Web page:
This is our truth, tell us yours
A friend posted a link on Twitter to Patricia Lockwood’s Rape Joke.
I read it during one of those insomniac moments where once, awake at three thirty am, I would have sat by the window with a notebook and tried to sketch out a poem.
I gave up writing poems about the time I started self medicating insomnia with alcohol. When I gave up self-medication I never went back to the notebook method. Instead I keep a tablet and my reading glasses by the bedside. Twitter at three thirty am is a great way of persuading yourself that sleep is the better option.
I gave up performing poems though much earlier, and trying to get them published too. Performance was easy to give up. That night when I watched another poet scream his emotions at the suspended polystyrene ceiling tiles while a baffled but willing audience queued for the bar or tried to look elsewhere was more cathartic for me than him. I watched how his hands gripped the lectern that I’d stood in front of, and realised that while he wanted his words to mean something, I’d just been trying to make eye contact, to generate warmth and compassion for the flawed and broken people I was describing. There had to be better ways of doing that.
It wasn’t all about purpose, or meaning though. A curt and embarrassing letter from an editor of international reputation who didn’t do courtesy or friendly criticism reminded me how much I struggled with gatekeepers. I became a father, too, and there are only so many words anyone can consume about how wonderful a father’s daughter is, or how much she embodies all the living and all the dead who ever mattered to me.
I found other ways of telling my stories, explaining myself, being the person I was trying to be. I was liberated from the desire to use poetic structure to flag up significance; look, this one is a bastardized englyn, because I am a Welshman but only fluent in Wenglish. Look, this one is about the small kindnesses that make life possible, but written as a sonnet to make clear it’s a love song for the romantic notion of socialism.
Leaving that all behind was a liberation.
So what so affected me about Rape Joke? The part of me that used structure as a signifier that poetry was happening rebelled against its unstructured flow. Part of me recognised the people so clearly that they were stereotypes; I will post the link to my daughter, not as a piece of poetry, but as a reminder that this, too, is how rape happens. Part of me searched in vain for metaphor, for meaning beyond the bruising corrosive reality of how we are. I wanted it to reward me, to give me that moment of insight when we grasp the poetic device ad praise ourselves for being so clever as to spot it, like crossword addicts decrypting a troublesome three across.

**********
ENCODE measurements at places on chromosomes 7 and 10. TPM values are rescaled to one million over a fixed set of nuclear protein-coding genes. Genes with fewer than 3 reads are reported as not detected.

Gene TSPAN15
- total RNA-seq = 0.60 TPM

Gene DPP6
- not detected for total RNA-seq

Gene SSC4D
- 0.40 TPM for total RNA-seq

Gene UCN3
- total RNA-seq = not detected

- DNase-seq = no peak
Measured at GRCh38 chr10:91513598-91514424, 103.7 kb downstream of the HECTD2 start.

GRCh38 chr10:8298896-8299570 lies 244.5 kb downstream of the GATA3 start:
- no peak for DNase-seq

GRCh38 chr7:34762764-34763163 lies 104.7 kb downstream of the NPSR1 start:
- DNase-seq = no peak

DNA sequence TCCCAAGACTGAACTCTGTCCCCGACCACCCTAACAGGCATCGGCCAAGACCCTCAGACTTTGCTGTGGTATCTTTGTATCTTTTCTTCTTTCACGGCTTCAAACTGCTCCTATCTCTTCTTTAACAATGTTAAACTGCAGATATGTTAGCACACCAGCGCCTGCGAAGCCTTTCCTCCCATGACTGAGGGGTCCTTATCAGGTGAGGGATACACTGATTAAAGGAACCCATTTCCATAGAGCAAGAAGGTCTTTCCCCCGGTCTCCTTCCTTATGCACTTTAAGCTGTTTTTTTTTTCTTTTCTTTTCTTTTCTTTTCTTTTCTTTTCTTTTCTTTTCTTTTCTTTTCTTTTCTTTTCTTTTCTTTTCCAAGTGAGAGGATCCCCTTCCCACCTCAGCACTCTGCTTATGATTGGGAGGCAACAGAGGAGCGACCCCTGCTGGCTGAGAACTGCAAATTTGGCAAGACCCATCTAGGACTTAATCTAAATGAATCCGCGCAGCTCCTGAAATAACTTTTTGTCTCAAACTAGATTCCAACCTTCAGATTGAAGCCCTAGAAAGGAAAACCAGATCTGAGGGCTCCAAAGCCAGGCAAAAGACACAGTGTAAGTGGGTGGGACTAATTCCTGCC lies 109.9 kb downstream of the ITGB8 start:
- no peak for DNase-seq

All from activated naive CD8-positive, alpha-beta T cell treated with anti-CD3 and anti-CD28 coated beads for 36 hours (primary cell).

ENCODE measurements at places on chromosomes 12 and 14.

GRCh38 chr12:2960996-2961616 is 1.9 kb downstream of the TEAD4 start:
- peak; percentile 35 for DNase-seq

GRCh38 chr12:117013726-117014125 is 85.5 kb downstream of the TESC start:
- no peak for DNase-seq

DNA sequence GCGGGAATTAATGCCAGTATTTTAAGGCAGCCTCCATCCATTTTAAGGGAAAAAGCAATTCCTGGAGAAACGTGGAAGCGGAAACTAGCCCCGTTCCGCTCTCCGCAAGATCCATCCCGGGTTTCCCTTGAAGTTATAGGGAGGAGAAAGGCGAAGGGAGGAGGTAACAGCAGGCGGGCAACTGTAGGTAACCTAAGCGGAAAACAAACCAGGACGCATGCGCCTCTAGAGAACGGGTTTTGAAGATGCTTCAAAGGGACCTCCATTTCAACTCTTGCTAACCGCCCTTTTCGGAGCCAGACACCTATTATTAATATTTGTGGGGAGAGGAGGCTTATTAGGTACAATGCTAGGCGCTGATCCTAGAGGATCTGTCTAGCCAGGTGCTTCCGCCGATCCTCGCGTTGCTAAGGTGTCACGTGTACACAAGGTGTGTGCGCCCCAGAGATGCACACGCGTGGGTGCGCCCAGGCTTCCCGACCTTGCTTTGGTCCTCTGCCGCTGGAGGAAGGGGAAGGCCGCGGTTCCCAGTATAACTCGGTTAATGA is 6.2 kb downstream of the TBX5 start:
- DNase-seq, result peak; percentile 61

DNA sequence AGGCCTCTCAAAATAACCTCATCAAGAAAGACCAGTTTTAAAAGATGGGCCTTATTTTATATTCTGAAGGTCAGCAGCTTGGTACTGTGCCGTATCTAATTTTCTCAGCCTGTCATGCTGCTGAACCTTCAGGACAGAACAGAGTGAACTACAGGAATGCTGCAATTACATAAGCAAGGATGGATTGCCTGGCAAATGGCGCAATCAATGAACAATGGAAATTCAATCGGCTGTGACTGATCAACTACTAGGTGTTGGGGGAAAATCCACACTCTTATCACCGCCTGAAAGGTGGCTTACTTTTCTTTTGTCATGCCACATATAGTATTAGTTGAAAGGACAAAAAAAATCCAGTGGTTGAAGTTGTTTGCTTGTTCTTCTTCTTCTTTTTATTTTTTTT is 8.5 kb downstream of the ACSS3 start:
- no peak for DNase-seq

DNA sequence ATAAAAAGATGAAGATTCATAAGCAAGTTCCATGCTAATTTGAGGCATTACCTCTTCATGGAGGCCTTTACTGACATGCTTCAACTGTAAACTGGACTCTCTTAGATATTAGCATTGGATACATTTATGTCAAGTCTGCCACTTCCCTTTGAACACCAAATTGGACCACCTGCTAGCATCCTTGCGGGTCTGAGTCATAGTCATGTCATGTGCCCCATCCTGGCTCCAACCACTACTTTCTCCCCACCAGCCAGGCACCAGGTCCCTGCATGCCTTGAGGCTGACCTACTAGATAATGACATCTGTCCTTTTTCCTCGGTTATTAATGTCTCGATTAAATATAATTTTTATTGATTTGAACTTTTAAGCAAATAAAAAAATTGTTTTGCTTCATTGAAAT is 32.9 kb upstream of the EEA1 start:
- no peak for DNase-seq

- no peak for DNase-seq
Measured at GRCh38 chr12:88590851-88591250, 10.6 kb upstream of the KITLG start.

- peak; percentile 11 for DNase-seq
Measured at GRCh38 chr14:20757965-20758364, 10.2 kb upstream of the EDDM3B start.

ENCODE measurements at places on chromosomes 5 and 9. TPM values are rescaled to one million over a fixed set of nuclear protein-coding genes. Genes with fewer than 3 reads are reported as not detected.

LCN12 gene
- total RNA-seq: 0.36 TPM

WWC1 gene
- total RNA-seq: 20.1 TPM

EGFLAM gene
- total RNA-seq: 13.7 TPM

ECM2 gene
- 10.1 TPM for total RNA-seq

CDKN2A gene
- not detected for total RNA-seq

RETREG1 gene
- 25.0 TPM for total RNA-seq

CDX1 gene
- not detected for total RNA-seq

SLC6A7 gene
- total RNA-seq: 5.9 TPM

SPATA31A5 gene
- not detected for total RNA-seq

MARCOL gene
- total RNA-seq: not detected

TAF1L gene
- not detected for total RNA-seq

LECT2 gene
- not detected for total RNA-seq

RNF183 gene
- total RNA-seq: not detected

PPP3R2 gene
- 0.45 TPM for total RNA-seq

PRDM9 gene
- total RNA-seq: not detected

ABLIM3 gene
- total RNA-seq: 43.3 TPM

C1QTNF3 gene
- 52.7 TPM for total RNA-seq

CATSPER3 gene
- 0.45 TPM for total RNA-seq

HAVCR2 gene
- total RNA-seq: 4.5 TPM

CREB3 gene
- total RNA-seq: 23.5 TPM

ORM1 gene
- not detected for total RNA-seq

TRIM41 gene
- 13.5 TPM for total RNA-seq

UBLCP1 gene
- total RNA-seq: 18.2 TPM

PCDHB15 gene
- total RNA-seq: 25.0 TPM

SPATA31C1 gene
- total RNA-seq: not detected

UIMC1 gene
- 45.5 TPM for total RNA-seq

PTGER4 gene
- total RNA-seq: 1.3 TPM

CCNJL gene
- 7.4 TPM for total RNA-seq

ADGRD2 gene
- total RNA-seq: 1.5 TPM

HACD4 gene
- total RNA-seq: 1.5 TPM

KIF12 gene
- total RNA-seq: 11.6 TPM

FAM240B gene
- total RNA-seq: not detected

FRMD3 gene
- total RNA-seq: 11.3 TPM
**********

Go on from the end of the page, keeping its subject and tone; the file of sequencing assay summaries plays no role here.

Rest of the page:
Part of it too made me want to be a poet again, to cause a reaction. Except…
Except, in my head, unbidden came two lines of a poem I have yet to write about arguing on a church youth club coach trip, with my brother, about whether the sign at the end of the old Severn Bridge saying Welcome to Wales is really where the border is. As soon as the lines formed I realised that all the people who matter to me already know about my curious life as a borderer, the significance of real and metaphorical boundaries in my world view. They don’t need an imperfect poem to tell them that.
So I took the dog out for a walk. This blog began to form in my head. I crafted fanciful sentences that I dismantled and rejected in turn as too poetic, too flowery, too obscure and obstacles to comprehension.
I reflected, too, on why that night, that poetry reading should come into my head as I reflected on a poem about rape. I reflected too on a conversation about why I found it so hard to write a song about cooking for a family on £10 a week – not because the joky and mannered way I used a G/B chord sounded so mannered or trite, but because someone else had already said all that needed to be said in a blog, turning the attempted song into plagiarism with arpeggios and a bridge that didn’t quite flow.
It came to me as I turned for home, keeping a wary eye for the seagulls who don’t take kindly to the dog trying to herd them.
All the time that I was trying to get people to react to poems, I was mistaking what the poem is for. We use poems not to communicate, but to create a space in which we can listen. The poetic structure announces, this is not a dialogue, it’s about a space in which I tell my story, and you listen.
Sometimes, it fails miserably, and the poem hectors or preaches from a pulpit of poetic importance. Sometimes, we turn our back on the poet and order another round of drinks and a bag of peanuts because we’re starving.
Sometimes the poem, like Rape Joke, leaves us to reflect on what matters, and what doesn’t. The joke of poetry, sometimes, is that the space it makes is occupied by thoughts entirely unrelated to the story the poet has told us. Like the churches where my atheist heart can find peace and inspiration, sometimes poems are spaces where the author’s intention is only an accident of history.
Good poems, though, and Rape Joke must, by this definition, be a good poem, are the ones where the space in which to reflect is enhanced by the way the poet holds your attention, and diverts you inwards.
I am not the woman in Rape Joke. I am not the man. Reflecting on who and what I am, what I could have been, is a gift of the poet to me. I found my peace though, not in being the poet, but in being the best listener I could be. That was a gfit that trying to be a poet gave to me.